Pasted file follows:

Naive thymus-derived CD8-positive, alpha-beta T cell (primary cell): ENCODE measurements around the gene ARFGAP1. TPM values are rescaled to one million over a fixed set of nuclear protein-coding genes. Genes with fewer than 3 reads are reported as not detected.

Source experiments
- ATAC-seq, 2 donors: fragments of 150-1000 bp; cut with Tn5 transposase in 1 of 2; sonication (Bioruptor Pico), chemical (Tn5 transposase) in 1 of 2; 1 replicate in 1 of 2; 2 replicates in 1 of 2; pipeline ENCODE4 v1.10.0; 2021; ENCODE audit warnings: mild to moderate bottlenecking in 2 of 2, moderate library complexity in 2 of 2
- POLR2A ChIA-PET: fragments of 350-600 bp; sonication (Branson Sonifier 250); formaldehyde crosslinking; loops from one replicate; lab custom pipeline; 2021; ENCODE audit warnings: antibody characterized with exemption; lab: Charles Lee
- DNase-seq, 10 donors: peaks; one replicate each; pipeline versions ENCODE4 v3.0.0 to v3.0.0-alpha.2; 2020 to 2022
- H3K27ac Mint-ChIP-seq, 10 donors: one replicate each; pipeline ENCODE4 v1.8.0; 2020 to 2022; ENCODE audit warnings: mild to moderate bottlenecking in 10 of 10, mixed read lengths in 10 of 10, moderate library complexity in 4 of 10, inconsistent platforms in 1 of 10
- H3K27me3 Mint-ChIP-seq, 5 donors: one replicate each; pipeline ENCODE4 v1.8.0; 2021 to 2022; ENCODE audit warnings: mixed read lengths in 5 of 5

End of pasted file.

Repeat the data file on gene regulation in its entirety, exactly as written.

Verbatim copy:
Naive thymus-derived CD8-positive, alpha-beta T cell (primary cell): ENCODE measurements around the gene ARFGAP1. TPM values are rescaled to one million over a fixed set of nuclear protein-coding genes. Genes with fewer than 3 reads are reported as not detected.

Source experiments
- ATAC-seq, 2 donors: fragments of 150-1000 bp; cut with Tn5 transposase in 1 of 2; sonication (Bioruptor Pico), chemical (Tn5 transposase) in 1 of 2; 1 replicate in 1 of 2; 2 replicates in 1 of 2; pipeline ENCODE4 v1.10.0; 2021; ENCODE audit warnings: mild to moderate bottlenecking in 2 of 2, moderate library complexity in 2 of 2
- POLR2A ChIA-PET: fragments of 350-600 bp; sonication (Branson Sonifier 250); formaldehyde crosslinking; loops from one replicate; lab custom pipeline; 2021; ENCODE audit warnings: antibody characterized with exemption; lab: Charles Lee
- DNase-seq, 10 donors: peaks; one replicate each; pipeline versions ENCODE4 v3.0.0 to v3.0.0-alpha.2; 2020 to 2022
- H3K27ac Mint-ChIP-seq, 10 donors: one replicate each; pipeline ENCODE4 v1.8.0; 2020 to 2022; ENCODE audit warnings: mild to moderate bottlenecking in 10 of 10, mixed read lengths in 10 of 10, moderate library complexity in 4 of 10, inconsistent platforms in 1 of 10
- H3K27me3 Mint-ChIP-seq, 5 donors: one replicate each; pipeline ENCODE4 v1.8.0; 2021 to 2022; ENCODE audit warnings: mixed read lengths in 5 of 5